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BERLINALE 2024 Forum

Review: The Editorial Office

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- BERLINALE 2024: Returning to the deep south of his native Ukraine, Roman Bondarchuk creates a smart, often outlandish but carefully observed reflection on the local media

Review: The Editorial Office
Dmytro Bahnenko in The Editorial Office

Moving across the sandy steppes, with the occasional green spot of gnarly pine tree sticking out, young museum employee Yura (Dmytro Bahnenko) is on the lookout for an endangered species. Groundhogs could save the area from economic repurposing and lead to it being included in the European Green Belt. But instead of furry animals, Yura and his colleague Mykhailo (Oleksandr Shmal) spot something very different. Two arsonists are setting fire to the trees – the likely root of the ongoing forest fires. Yura manages to get pictures. The next logical step would be to take them to the authorities.

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The world through which the young researcher is moving is a vastly different one, of course. Corruption, manipulation and enrichment are the social norms in The Editorial Office [+see also:
interview: Roman Bondarchuk
film profile
]
, which has had its world premiere in the Forum section of the 74th Berlinale. Director Roman Bondarchuk is no stranger to the south of Ukraine. Not only did he shoot his multi-award-winning feature debut, Volcano [+see also:
film review
trailer
interview: Roman Bondarchuk
film profile
]
(2018), in the area, but he himself stems from this “no man’s land between Crimea and mainland Ukraine”.

Having grown up in a family of journalists, amidst the absurdist reality of their work, he wanted to make his sophomore film about news reporting. Similarly, Dmytro Bahnenko is a journalist-turned-actor, who has covered the Russian occupation. Yura’s quest to get the pictures out there is therefore not just the product of an extravagant mind; it is inspired by real events. After Mykhailo disappears, and the museum shows little interest in the fires, he takes his proof to a local paper.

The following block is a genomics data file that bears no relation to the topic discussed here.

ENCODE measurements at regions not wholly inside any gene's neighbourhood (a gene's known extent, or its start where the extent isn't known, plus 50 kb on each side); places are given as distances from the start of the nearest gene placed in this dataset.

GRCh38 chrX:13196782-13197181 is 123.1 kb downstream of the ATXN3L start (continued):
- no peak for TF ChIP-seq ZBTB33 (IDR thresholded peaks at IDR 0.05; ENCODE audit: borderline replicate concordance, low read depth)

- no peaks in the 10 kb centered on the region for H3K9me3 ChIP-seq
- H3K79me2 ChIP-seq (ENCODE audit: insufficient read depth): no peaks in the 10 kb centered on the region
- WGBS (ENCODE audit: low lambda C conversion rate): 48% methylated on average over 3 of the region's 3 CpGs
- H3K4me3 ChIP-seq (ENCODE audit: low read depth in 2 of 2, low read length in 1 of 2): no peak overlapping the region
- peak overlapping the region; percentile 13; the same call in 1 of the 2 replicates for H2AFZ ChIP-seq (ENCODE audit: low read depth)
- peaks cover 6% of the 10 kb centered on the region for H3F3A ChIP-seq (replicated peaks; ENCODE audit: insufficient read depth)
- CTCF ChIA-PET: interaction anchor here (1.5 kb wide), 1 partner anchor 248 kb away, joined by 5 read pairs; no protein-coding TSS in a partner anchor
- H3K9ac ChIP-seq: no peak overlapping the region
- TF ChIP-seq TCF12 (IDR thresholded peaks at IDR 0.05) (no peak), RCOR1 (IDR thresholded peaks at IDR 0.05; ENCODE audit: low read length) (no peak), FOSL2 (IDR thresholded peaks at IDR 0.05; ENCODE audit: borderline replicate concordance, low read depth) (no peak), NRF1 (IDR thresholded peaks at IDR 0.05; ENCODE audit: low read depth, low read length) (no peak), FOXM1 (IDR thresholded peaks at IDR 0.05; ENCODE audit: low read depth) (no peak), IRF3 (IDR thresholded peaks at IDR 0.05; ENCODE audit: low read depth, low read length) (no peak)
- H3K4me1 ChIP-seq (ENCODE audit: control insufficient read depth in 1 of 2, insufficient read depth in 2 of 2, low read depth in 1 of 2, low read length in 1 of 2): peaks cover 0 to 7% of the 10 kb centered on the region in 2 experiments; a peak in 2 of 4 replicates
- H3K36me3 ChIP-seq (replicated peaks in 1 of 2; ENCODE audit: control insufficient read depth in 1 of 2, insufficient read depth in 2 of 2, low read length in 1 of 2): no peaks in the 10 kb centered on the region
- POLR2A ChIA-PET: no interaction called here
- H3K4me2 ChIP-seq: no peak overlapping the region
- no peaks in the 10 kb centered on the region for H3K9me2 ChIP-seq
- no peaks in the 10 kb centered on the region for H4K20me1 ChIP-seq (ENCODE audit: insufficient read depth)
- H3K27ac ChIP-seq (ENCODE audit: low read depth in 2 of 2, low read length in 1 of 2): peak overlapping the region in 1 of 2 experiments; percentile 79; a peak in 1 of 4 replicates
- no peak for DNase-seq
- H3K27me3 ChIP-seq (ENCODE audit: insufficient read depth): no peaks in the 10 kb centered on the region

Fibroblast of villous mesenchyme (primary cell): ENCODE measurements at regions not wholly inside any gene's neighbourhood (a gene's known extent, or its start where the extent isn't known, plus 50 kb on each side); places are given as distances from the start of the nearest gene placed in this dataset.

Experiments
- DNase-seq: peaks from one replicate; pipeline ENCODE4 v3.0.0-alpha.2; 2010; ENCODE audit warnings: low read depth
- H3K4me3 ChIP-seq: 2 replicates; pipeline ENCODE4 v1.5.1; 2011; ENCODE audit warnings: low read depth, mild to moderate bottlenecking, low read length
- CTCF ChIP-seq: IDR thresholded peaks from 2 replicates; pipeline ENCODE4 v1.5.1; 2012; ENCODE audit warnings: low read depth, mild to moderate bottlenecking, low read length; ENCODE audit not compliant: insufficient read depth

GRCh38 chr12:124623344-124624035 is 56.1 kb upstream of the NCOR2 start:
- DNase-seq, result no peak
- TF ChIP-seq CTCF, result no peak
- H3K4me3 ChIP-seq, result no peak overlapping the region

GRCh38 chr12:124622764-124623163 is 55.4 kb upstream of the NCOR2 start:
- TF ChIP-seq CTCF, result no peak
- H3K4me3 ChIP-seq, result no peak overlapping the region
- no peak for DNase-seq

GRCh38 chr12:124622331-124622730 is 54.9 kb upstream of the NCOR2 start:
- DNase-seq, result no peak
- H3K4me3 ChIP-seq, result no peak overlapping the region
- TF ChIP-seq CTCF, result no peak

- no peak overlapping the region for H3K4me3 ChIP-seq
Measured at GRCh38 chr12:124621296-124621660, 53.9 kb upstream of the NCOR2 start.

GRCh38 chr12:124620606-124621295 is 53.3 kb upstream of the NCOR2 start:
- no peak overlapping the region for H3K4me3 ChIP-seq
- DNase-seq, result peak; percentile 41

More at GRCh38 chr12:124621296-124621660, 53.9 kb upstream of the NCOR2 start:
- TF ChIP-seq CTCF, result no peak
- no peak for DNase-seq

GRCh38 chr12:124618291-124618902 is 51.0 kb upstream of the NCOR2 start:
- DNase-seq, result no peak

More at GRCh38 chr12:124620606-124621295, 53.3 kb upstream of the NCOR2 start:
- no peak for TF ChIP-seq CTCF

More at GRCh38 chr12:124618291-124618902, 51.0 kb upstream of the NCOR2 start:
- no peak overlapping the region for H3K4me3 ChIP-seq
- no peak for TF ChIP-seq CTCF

The editor offers Yura a job. While the latter does not see himself as a journalist, his constant effort to refuse to let sleeping dogs lie has cost him his position at the museum and prompted a search of his home, which he shares with his Bitcoin-obsessed mother (Rymma Ziubina). But even here, truth lies in the eye of the beholder. Elections for the position of mayor are going on in the city, Yura’s story keeps getting pushed back, and his assignments consist of promoting deepfake social-media videos of the candidates dancing, making up suicide stories, reporting on a fake pipeline or blackmailing local figures of authority together with other newspaper staff (amongst them Volcano main actor Serhiy Stepansky). “Nobody gives a shit about facts,” is the mantra. Only sales and appeasing the ruling parties matter.

For Bondarchuk, the issue of setting fire to trees is not just about trees, of course. The symbolism of the Russian-Ukrainian conflict and its media spin-doctoring is rather on the nose. Filmed right before the Russian invasion in February 2022, the looming war is not just a mood setter for the movie, but a kind of meta-level framing. But just as in Volcano, he balances his storytelling by diving into mythical, almost supernatural elements and obscurity. The Editorial Office is a strange beast shifting between curious, pointed satire and peculiar, fantastical sequences. Chaos, his mum’s boyfriend and party loyalist Ruslan (Andrii Kyrylchuk) tells him, is what keeps the region from being overrun from the outside. It’s best to keep it this way.

So is Yura being naïve? Is he a lost cause for trying to hold on to a truth that nobody wants? Or is he the last upright citizen, the unifying force that this region, in which identity has to be forged under the tattered banner of a Ukrainian flag, so badly needs? But maybe even in peace, so the film slyly suggests, there may always be a gamble, a reward for the ruthless ones, in the mix.

The Editorial Office was produced by Ukrainian company Moon Man in co-production with Ukraine’s South Films, Germany’s Elemag Pictures Slovakia’s Silverart and Czech outfit MasterFilm.

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